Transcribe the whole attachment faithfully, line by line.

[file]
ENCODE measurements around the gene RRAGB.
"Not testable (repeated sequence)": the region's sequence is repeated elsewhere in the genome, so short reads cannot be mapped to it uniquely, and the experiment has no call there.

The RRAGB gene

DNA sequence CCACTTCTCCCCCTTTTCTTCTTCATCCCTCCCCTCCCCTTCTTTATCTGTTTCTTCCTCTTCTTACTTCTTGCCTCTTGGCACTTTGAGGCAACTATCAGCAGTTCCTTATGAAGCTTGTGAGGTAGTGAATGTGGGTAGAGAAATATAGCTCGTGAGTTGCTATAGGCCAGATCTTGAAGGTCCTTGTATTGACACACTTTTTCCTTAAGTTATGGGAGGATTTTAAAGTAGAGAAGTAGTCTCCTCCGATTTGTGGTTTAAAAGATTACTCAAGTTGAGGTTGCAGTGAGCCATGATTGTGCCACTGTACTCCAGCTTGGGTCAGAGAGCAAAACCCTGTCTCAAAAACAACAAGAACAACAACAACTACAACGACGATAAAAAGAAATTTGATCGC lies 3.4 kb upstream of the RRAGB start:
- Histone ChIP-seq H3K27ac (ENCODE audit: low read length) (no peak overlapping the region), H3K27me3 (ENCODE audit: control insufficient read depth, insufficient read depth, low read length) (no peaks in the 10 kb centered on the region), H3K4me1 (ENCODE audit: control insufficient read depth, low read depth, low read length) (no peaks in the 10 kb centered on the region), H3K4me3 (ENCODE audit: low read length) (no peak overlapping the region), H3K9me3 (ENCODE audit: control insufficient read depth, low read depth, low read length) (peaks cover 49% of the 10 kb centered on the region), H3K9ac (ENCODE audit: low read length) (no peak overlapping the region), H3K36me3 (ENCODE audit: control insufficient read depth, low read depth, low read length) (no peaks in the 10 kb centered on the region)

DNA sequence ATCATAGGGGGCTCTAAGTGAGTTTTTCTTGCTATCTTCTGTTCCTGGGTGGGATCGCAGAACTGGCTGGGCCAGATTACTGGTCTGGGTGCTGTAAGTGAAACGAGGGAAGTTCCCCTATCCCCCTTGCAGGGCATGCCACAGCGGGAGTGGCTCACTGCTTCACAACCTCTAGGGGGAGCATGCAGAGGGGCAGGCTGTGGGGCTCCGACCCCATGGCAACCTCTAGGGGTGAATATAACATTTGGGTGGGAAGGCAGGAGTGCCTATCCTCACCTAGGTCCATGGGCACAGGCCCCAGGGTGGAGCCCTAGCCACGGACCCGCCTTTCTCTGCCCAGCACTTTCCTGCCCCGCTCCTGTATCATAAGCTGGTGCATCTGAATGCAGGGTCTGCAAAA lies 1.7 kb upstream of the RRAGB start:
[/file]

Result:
ENCODE measurements around the gene RRAGB.
"Not testable (repeated sequence)": the region's sequence is repeated elsewhere in the genome, so short reads cannot be mapped to it uniquely, and the experiment has no call there.

The RRAGB gene

DNA sequence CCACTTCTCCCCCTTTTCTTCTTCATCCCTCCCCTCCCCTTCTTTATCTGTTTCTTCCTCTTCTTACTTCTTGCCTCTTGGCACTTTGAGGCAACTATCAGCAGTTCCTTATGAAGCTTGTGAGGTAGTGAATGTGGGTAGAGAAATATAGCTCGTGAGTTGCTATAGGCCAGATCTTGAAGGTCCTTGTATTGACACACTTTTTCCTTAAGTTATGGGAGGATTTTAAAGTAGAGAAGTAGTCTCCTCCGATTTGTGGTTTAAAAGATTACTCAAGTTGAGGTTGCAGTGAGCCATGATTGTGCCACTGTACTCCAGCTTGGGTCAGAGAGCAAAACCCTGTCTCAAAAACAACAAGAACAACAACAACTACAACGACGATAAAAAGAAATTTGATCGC lies 3.4 kb upstream of the RRAGB start:
- Histone ChIP-seq H3K27ac (ENCODE audit: low read length) (no peak overlapping the region), H3K27me3 (ENCODE audit: control insufficient read depth, insufficient read depth, low read length) (no peaks in the 10 kb centered on the region), H3K4me1 (ENCODE audit: control insufficient read depth, low read depth, low read length) (no peaks in the 10 kb centered on the region), H3K4me3 (ENCODE audit: low read length) (no peak overlapping the region), H3K9me3 (ENCODE audit: control insufficient read depth, low read depth, low read length) (peaks cover 49% of the 10 kb centered on the region), H3K9ac (ENCODE audit: low read length) (no peak overlapping the region), H3K36me3 (ENCODE audit: control insufficient read depth, low read depth, low read length) (no peaks in the 10 kb centered on the region)

DNA sequence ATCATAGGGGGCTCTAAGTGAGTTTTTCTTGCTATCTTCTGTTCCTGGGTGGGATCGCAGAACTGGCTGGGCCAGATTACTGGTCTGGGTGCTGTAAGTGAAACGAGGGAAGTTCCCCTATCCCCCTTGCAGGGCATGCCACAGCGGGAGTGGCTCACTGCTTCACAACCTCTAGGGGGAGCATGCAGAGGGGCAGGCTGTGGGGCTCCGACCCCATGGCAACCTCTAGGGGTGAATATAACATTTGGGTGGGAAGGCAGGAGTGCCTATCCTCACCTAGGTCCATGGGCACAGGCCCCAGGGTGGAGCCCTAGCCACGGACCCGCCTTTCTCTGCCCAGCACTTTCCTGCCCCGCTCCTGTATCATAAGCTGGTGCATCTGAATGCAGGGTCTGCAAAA lies 1.7 kb upstream of the RRAGB start: